How to Develop a Staffing Strategy Using Senior Workers

“The only source of knowledge is experience” – Albert Einstein

Ah yes there is nothing like experience.  Regardless of industry there is something to be said for having an experienced workforce.  Which leads us to an interesting trend happening in the Canadian job market.  More and more employees are working past the age of 65.  From office positions to trades and retail, Canadians are working past retirement age. There are a number of reasons for this trend:

• People over the traditional retirement age of 65 are enjoying a higher quality of life then in the past two decades meaning they are more fit to work past age 65. They want to remain active.  With an average life expectancy of 80+, people are more equipped to work past the age of 65.

• Canadians are simply choosing to work longer

• Economics: Increased debt and lower retirement savings are forcing some people to work beyond age 65

• Lack of pension – a number of people who reach retirement age do not have a defined benefit pension from their previous jobs

• Experience – seniors have a lot to offer based on their years of service and are looking to share their expertise and skills

As a result of this increasing trend, employers are aware of this trend and are refining their staffing practices to accommodate seniors in the workforce.

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How Delayed Retirement May Impact Your Business

Having access to an older, more experienced talent pool can have a definite impact on your staffing.  From recruiting to retention, access to experienced people who are not quite ready for retirement may mean you need to refine some of your HR practices.  When it comes to workers who are delaying their retirement, here are some trends that some organizations are beginning to roll out:

1. Creation of New Positions – many employers are being proactive by creating or offering specific positions for seniors.  Roles such as senior advisors, senior strategists or specific senior consultation roles are emerging to tap into staff with seasoned experience.  After all, expertise is expertise.

2. Tailored Benefits for Seniors –  as the workforce gets older their needs change.  Some employers are tailoring portions of their benefits package to meet the needs of their senior staff.  Benefits can range from offering consultation on retirement planning, fitness and wellness seminars, flex time working on revised schedules or the ability to work as a contractor.

3. Developing a Retirement Planning Plan – some employers are making it easier for employees to actually retire, collect their pension and come back to work on a revised schedule.  They customize “retirement job plans” to accommodate those staff members who are close to retiring but want to remain in in the workforce a little longer.  Employers are working with their senior staff to create a win-win dynamic for as long as needed. Planning for gradual retirement is quickly becoming the norm.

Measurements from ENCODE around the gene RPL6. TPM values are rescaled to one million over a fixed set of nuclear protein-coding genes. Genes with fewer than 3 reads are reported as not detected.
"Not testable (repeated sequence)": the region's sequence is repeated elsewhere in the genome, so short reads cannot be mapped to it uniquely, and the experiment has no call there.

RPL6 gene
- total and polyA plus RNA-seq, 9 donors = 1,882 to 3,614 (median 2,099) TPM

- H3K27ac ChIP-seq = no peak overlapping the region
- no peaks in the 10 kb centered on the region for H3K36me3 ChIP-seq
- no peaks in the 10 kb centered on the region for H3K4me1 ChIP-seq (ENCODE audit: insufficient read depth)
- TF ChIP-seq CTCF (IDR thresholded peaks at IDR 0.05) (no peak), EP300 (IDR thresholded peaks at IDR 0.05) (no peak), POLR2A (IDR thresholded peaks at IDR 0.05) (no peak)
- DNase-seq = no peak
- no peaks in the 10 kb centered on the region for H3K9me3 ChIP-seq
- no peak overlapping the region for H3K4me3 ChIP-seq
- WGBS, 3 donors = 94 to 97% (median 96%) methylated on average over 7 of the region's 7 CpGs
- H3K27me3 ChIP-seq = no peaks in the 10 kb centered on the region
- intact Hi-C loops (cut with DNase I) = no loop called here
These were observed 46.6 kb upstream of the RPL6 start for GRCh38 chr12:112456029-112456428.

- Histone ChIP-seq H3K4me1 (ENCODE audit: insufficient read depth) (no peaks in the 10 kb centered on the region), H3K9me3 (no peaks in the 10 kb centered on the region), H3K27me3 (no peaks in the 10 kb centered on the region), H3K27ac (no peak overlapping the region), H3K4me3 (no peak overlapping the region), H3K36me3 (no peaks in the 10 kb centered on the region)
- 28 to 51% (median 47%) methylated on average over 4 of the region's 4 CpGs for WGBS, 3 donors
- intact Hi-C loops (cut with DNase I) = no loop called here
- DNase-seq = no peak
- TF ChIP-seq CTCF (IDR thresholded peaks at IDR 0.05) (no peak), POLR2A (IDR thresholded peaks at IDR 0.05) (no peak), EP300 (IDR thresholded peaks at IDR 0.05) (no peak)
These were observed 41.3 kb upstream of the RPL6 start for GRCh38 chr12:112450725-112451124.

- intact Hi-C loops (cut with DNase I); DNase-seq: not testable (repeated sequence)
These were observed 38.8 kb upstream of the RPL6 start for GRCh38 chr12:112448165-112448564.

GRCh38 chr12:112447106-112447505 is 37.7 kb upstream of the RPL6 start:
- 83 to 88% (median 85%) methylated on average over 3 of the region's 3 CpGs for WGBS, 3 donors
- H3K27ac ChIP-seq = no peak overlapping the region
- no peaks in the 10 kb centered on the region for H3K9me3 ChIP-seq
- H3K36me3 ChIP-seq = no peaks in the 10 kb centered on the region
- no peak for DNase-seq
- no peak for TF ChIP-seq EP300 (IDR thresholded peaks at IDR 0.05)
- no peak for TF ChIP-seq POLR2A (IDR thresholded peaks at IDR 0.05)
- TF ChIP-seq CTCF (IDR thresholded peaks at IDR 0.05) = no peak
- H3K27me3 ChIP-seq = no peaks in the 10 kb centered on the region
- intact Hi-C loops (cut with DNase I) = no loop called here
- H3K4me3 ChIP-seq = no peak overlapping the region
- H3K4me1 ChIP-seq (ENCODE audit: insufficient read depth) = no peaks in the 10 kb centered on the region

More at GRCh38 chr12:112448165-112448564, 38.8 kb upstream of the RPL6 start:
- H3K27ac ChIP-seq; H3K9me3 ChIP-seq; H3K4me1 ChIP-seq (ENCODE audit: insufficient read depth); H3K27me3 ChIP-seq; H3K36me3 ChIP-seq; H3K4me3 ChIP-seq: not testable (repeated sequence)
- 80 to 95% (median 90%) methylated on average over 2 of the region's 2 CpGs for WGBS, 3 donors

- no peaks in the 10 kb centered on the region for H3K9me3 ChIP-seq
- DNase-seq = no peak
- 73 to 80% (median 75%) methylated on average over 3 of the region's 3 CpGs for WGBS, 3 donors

4. Developing Training Programs for seniors – depending on your industry, changes in technology means that your need to establish new training programs for seniors.  While older workers bring experience, they will still need to (and have a desire to) keep up with the latest trends and technologies. Data from Stats Canada suggests that training for employees between the ages of 55 and 65 has doubled over the past 20 years.  Providing the necessary training options for senior staff can help retain some of this experienced talent.

5. Recruiting – delayed retirement provides employers with a new opportunity to look at older, more experienced staff who are not ready for retirement and can offer a strong level of expertise and experience.  It’s not a secret that employers struggle with being able to find good talent.  This has opened opportunities for recruitment as many employers are targeting seniors because of the untapped knowledge, skill and experience they bring to the workforce.

6. Create a Mentorship program – Senior employees have the maturity and experience to help train and mentor junior, intermediate and even senior staff.  Older employees have a strong desire to contribute, remain relevant and share their expertise.  Developing a mentorship program helps address this need and can be a great way to transfer knowledge from the more experienced to the less experienced.

Over the next few years, employers will have to create workplace programs that satisfy the need of employees’ careers pre and post retirement.  The need to create flexible time schedules or creating opportunities for part-time consulting or contract positions is a must.  If you haven’t yet redefined your approach towards older employees now is the time.  This article highlights an interesting thought:

“Universities are so smart about getting ready for alumni, right from that very first welcome package. They train us to become alumni before we even step foot on campus as a new student. And companies need to think the same way. It’s normalizing the career path and talent management program so you’re addressing the entire life segment and not missing out on an enormous opportunity to capitalize on what’s actually a third of our lifespan.”

Delayed retirement and the option to leverage senior talent is something that organizations should be thinking about and planning for.  Establishing an “alumni” for your organization is a great idea.  Mapping out a strategy for an aging workforce may not be something you’ve thought about but it is something you should be considering.

Need assistance with your recruiting strategy? We can help. Contact Aspire Recruitment Solutions at 778-484-0161.